This weakness is a direct consequence of low oil prices and tighter budgets in the Gulf. Oil prices coupled with an expensive military campaign in Yemen has created a budget deficit of over 16pc of GDP in Saudi Arabia. This has forced the kingdom to cut salaries and cancel infrastructure projects. Saudi Arabia has witnessed a significant decline in foreign reserves during this period. Reserves have fallen to almost $550bn from a peak of over $700bn in 2014. The UAE has also seen its budget deficits widen to over 7pc of its GDP, and both countries have dipped into the international bond markets to raise money.
Given the economic distress in these two countries, Pakistan is set to experience continued weakness in its remittance inflows for the foreseeable future. As more jobs are lost, Pakistan will face both macroeconomic and social instability.
Lack of competitiveness has led to a continuous decline in exports — year-on-year exports were down 9pc in the first quarter of this fiscal year. In the past, this decline has been buffered by strong remittance growth. As remittances show weakness, there will be increased pressure on the country’s balance of payments and currency, especially since the government has relied on issuance of foreign debt to boost foreign exchange reserves.
Faced with bleak prospects abroad, thousands of semi-skilled and unskilled workers will return to the country. This will increase the pressure on a labour market that is already struggling to create a sufficient number of jobs. Furthermore, the families of these workers will see a drastic cut in their purchasing power as returning workers lose jobs that, in relative terms, paid a lot more in dirhams and riyals. Given that many of them lack sophisticated skills, these workers will enter a labour market that is already struggling with excess supply of labour.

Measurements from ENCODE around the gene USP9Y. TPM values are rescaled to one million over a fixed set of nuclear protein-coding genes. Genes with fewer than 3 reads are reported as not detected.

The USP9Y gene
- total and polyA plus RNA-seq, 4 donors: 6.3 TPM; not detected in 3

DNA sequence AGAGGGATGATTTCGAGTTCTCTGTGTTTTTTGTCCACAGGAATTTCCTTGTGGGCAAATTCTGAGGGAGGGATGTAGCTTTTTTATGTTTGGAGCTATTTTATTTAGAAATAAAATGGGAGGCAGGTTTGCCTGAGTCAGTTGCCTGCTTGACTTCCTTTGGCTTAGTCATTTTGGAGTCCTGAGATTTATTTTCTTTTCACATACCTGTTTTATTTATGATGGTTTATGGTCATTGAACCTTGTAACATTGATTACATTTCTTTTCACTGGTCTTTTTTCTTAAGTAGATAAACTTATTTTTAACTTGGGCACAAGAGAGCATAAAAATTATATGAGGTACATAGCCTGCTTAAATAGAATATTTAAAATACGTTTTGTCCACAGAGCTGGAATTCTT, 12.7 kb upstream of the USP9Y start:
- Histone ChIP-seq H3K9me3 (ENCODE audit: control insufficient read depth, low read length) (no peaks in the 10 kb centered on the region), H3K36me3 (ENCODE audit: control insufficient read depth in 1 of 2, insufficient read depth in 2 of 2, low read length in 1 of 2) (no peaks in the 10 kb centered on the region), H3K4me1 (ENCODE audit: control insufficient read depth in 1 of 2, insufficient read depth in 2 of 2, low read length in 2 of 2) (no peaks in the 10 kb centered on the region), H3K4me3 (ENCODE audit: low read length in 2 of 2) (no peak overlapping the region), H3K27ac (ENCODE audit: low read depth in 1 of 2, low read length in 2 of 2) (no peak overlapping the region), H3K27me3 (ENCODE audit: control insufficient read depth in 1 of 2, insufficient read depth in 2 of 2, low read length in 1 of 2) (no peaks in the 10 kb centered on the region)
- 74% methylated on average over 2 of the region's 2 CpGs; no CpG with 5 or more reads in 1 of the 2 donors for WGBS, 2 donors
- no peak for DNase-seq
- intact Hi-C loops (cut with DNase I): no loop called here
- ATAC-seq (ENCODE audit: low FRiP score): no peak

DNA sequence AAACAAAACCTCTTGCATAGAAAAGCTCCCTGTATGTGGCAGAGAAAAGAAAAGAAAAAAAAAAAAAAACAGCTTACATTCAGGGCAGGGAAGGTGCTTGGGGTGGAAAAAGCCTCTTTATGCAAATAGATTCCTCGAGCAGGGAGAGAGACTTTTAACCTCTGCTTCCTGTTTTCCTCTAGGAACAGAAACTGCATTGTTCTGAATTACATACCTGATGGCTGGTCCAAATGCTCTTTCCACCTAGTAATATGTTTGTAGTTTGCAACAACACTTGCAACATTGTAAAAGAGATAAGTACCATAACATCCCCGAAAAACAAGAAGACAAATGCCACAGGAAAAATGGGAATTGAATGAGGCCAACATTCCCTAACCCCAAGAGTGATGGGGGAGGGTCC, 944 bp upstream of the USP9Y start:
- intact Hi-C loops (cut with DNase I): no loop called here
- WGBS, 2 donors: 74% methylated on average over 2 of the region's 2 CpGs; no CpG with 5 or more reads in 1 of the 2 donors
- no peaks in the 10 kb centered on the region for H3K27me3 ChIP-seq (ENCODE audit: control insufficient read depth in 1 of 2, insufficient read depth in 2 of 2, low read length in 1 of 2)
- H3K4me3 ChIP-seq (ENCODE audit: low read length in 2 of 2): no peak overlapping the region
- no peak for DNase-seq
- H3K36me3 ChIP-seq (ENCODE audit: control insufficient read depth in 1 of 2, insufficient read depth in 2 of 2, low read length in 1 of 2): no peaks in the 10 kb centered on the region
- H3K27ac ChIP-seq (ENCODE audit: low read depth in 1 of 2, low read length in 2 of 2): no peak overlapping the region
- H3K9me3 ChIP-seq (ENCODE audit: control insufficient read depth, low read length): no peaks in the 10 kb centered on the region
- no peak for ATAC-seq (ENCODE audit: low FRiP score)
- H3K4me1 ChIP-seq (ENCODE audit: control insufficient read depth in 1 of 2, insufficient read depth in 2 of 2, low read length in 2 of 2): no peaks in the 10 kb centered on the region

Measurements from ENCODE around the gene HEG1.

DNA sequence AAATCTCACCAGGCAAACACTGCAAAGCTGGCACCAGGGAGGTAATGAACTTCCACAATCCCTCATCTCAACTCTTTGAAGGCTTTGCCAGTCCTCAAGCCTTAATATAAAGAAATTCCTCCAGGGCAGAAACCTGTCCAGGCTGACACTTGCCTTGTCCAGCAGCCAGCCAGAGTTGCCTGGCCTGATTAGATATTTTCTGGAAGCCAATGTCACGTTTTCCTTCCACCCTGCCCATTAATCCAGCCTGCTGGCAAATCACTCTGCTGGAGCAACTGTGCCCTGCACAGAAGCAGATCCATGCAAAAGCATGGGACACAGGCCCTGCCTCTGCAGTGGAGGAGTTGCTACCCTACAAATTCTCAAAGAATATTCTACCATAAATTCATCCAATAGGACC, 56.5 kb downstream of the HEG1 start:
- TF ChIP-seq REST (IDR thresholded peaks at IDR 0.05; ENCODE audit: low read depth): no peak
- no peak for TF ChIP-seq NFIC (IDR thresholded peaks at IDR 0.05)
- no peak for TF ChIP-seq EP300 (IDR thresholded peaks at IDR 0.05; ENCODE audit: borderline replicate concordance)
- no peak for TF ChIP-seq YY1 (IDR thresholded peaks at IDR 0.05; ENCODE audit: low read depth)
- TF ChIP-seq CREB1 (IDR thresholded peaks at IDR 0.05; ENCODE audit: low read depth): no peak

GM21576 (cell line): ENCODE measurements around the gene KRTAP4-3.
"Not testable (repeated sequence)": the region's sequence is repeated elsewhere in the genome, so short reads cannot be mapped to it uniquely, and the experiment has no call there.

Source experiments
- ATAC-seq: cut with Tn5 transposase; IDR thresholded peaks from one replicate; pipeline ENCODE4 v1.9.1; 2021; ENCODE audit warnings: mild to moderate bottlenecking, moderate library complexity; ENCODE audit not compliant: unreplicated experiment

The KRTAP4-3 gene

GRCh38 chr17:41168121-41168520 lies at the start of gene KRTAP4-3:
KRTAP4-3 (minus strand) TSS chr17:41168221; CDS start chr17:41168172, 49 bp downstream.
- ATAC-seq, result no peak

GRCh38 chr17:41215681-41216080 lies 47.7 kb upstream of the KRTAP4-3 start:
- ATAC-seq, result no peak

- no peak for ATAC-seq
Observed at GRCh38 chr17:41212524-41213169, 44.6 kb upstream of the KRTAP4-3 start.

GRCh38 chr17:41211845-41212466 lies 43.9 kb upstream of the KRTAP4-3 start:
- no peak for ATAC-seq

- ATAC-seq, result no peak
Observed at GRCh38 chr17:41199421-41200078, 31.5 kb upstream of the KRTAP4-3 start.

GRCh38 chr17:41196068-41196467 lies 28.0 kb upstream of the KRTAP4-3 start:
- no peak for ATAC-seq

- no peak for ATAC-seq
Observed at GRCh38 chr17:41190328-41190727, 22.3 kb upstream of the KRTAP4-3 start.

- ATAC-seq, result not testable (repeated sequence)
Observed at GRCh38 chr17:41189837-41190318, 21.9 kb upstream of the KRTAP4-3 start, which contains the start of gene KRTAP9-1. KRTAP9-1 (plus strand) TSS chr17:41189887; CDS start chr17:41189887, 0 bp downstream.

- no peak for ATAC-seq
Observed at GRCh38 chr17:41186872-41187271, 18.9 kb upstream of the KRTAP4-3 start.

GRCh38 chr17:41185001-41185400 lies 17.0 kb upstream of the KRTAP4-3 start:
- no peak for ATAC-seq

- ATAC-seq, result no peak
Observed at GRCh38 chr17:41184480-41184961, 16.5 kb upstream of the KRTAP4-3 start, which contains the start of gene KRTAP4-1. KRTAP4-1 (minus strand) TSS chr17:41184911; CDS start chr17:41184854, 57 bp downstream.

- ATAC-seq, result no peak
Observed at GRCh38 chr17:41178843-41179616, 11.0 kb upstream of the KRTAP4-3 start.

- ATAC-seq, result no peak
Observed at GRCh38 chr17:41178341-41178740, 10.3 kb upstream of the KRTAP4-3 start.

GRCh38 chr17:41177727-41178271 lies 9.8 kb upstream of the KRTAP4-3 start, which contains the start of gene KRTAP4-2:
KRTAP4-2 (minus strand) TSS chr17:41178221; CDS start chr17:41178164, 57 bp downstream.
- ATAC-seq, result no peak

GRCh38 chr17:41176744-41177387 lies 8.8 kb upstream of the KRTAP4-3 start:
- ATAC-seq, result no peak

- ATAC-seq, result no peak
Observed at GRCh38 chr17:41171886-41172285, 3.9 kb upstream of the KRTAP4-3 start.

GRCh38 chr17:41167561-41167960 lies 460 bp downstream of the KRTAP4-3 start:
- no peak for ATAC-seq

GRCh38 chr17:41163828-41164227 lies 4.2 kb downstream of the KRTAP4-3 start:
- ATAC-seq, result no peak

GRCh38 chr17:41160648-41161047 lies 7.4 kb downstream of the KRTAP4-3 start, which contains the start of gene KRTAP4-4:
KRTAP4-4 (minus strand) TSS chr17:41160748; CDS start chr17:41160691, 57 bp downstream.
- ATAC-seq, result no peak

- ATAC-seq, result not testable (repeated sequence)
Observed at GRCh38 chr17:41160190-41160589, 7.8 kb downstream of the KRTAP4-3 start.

A glimpse of the brewing crisis was visible in the past few weeks when thousands of Pakistani workers were left stranded in labour camps in Saudi Arabia. Economic distress in the kingdom meant that these people were not paid and refused to leave the country without being paid fair wages for their work. As the economic crisis deepens in Saudi Arabia, such issues could become the norm and test the diplomatic capacity of the government.
To mitigate the economic and social risks emanating from these developments, the government must begin to recognise the seriousness of the issue and respond proactively.
As I argued in a previous article, there is a dire need to improve the competitiveness of the economy. This will enable a growth of exports, thereby creating local jobs that can ease labour market distress. Rising exports will reduce the country’s reliance on remittance inflows and also create the type of jobs that can absorb returning Pakistanis.
A Rs200bn ‘bailout’ package seems like a step in the right direction, but a number of such steps are urgently needed to deal with an emerging economic crisis in Pakistan. It is imperative that Pakistan’s government fixes the structural issues plaguing the economy. Without such reforms, the country will face yet another macroeconomic crisis that will end with yet another IMF programme.
The writer is a South Asia analyst at Albright Stonebridge Group, in Washington DC.
Published in Dawn October 25th, 2016